I think this is going to be a blueberry-heavy summer, which is very good news. The local berries were ready early this year (in late June actually, which surprised me) and have been sweet because of a nice balance of sun and rain. I’ve made blueberry scones and my beloved blueberry muffins already, had half a metric ton plain and on yogurt, and have plans for a few more baking projects in the weeks to come. All quite delicious, as you know… yet they pale in comparison to my very favorite summer blueberry cake.
I was surprised to find I hadn’t yet shared this recipe. With the first sighting of local berries at the market, I begin to think about the first blueberry cake of the year. If I said before that a cake was my ‘very favorite’, I was not being honest. (Sorry.) My Nana’s chocolate cake comes close, and my Mom’s coconut cake merits consideration, but I would pass up most every dessert offered in favor of a piece of this blueberry cake. No surprise, it’s another recipe passed along by Mom. We used to vacation in mid-August on a lake in central Maine; my memories of those trips include pumping drinking water from the well down the street, swimming in the impossibly clear, cold lake with my brother, learning to play hearts at the giant kitchen bench/table, picking blackberries along the railroad tracks, and eating blueberry cake. Some of Mom’s cakes were made with coveted wild Maine blueberries… which might explain why it’s the only food I remember from those two-week long trips. Besides onion dip, and bacon for breakfast. Blueberry cake was way more important than either of those.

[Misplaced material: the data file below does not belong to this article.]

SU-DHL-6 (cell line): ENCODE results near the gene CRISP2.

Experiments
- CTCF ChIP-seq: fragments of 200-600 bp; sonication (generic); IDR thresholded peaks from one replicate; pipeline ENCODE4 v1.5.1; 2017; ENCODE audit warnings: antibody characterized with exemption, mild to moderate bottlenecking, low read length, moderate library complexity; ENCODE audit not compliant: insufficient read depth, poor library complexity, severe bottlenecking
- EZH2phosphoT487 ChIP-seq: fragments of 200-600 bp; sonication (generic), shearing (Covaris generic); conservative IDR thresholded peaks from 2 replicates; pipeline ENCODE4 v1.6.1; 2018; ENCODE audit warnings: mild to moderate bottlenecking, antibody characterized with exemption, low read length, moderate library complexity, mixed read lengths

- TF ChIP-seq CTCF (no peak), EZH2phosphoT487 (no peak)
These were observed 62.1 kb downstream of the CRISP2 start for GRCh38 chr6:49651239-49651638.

The best part of summer blueberry cake is the deep golden brown, delicately crisp top layer, helped along in part by folding beaten egg whites into the batter– an extra, yet necessary, step. (I’d like to think alchemy has a role as well.) The texture of the cake is dense but never dry, and it improves daily, becoming richer, as unctuous as a cake ever should be, perfumed by vanilla and all the berries… Can you tell yet how much I adore this cake? I don’t mess around with greatness, down to using the same Pyrex pan each and every time. In the past I have experimented, as I so often do: with the addition of lemon zest, for instance (I like it better without), or by doubling the recipe to make a layer cake with cream cheese frosting (too sweet, not necessary). My one occasional twist to the original recipe: a handful of blackberries or raspberries added to the mix. Blueberries must be present– it’s just not the same made exclusively with another berry– but a mix does work. My husband and I recently discovered nectarberries; conflicting sources describe them as a descendant of Australian youngberries, or as a boysenberry-blackberry hybrid. I stopped researching so I could eat more nectarberries. They are divine, no matter what they are– giant, juicy and tart, with a flavor somewhere between blackberry and strawberry. With blackberries still a week or so away from being plentiful, a handful of nectarberries went into the cake pictured. With blueberries or mixed berries, I adore this cake as a brunch option or coffee accompaniment. You’ll see that the flavor and texture are reminiscent of a good bakery muffin, so it’s not a stretch to cut a little piece for a morning treat.